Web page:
I have never felt more alone than I have on those rare occasions when I have stood at counsel table and watched a jury file in to announce its verdict.
All my jury experience, such as it is, has been in civil cases. I have never tried a criminal case to verdict before a jury. I can't imagine the feeling would be any less
In any case, and not just in the Blagojevich
case, the jury comes back when it's darn good and ready. It usually doesn't take three weeks. In the cases I have tried, it has generally taken only a few hours.
A few, long, agonizingly long, hours.
As a trial attorney, you have put your whole heart and soul (lawyers really do have both, you know, even if in diminished quantities) into a case. You have come to identify with your client (in Horace Rumpole's phrase, the person "whom I have the honor to represent") to the point where it may be difficult to distinguish where the client stops and you begin. Some of Sam Adam Jr.'s comments to the press during the lengthy deliberation in the Blagojevich
case illustrate this rather well.
You've left a phone number with the court clerk where you can be reached when the jury is ready. You have been warned not to go far -- not that you could -- not that you would. You are almost too weak to walk, too addled to think about other things that may have piled up while you have been immersed in this case.
You may go in search of liquid courage. There was a bar, once upon a time, in the basement of the Brunswick Building, now the George W. Dunne County Administration Building, right across from the Daley Center. I went there on a couple of occasions. But it's been gone for years. Lawyers of a certain age have all heard stories about colleagues who were too drunk to stand for the jury without leaning on the counsel table.
Once, in DuPage County, the learned trial judge admonished us, after the jury had retired to deliberate, not to go to the Viking. Wheaton was a dry town in those days and the Viking -- it was west of town, I think -- was the closest place to go for a drink. After issuing this warning, the judge left the bench.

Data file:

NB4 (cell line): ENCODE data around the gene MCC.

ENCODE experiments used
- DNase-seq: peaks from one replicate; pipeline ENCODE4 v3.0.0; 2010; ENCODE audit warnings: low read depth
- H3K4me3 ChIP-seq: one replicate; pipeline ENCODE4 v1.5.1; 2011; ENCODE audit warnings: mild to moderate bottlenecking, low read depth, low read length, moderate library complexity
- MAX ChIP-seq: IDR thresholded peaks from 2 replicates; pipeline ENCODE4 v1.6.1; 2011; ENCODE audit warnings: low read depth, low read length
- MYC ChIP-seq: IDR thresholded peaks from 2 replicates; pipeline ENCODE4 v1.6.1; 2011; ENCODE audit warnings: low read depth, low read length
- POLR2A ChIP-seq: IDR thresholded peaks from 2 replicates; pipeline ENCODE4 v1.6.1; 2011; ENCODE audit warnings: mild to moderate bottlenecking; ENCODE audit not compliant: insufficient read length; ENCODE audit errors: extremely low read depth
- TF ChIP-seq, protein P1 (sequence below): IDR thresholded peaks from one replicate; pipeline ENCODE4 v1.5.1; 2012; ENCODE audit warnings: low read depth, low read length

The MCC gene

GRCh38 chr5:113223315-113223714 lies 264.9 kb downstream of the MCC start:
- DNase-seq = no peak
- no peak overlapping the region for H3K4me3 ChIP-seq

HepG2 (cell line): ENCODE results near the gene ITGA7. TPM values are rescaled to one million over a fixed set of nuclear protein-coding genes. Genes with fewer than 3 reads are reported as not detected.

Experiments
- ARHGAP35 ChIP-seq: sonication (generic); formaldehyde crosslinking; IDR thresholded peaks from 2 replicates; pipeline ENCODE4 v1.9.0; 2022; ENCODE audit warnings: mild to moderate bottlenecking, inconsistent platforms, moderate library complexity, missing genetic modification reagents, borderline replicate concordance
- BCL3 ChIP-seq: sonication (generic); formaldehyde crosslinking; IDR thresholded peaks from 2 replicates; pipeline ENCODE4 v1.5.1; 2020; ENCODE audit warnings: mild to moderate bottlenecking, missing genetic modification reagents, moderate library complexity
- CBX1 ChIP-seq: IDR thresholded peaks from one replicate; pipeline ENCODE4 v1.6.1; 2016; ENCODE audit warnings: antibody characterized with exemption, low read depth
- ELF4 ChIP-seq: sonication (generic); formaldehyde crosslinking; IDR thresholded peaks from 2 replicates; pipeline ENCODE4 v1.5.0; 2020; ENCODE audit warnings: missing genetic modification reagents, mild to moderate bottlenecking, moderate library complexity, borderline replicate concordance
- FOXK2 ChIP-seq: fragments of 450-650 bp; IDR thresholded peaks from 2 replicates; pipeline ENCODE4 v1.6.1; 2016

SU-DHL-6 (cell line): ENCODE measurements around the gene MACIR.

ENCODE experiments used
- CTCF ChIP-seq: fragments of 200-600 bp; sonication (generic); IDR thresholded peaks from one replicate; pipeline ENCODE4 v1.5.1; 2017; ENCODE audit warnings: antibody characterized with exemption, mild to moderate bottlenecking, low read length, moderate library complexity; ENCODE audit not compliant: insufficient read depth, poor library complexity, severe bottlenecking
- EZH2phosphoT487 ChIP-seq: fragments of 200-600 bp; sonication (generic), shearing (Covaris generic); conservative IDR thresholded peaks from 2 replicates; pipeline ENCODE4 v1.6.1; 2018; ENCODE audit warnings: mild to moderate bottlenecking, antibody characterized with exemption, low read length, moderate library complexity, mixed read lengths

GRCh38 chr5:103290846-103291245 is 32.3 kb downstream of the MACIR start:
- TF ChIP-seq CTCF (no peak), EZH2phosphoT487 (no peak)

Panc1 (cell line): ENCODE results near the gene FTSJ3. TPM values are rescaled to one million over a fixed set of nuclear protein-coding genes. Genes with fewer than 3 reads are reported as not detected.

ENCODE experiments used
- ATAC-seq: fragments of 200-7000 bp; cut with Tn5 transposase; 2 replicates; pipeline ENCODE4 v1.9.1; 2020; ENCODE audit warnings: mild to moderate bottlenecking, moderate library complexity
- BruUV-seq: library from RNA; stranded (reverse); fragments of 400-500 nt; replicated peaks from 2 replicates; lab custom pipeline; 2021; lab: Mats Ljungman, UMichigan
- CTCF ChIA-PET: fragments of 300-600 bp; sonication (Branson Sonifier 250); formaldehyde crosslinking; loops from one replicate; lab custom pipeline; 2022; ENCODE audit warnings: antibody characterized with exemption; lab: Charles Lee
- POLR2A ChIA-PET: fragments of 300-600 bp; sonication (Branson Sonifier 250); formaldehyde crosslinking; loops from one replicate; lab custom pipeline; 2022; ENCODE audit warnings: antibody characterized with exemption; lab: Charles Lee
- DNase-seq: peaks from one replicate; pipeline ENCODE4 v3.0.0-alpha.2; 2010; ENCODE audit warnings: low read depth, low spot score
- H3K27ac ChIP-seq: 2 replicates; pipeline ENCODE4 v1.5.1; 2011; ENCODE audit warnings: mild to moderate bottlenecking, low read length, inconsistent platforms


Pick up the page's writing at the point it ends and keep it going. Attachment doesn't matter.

I was packing up to go when the courtroom deputy sidled up to me. "You're a young man," he said -- and it was true, at the time -- "and maybe you didn't take that seriously. Take it seriously."
I did. I found a place in town where I had nothing stronger than a bowl of soup. Later, this judge would be assigned to a special DUI call. He was particularly tough on persons convicted of DUI.
But now the phone has rung -- cell phones now, I'm sure -- and now the jurors, who are eager to go back to their lives, must wait for you and your opponent and for the judge. (In a civil case, the client need not be present for the verdict.)
But, whether the client is present or not, you, the trial attorney, are miserably alone as the jury files back into the box. You try and make eye contact with one of them -- any
of them. Most will look down at the ground. Once or twice my desperate telepathic plea for eye contact was returned with a reassuring glance and maybe the barest hint of a smile. On those occasions, I began to hope. Sometimes I've seen that moment between a juror and my opponent. On those occasions, I tried my hardest not to sag.
When the verdict is read, there is a moment when you are entirely empty. If the verdict is favorable, you start to swell with happiness and the relief comes off of you in waves. So palpable are these waves, it's a wonder the persons standing nearby are not knocked over.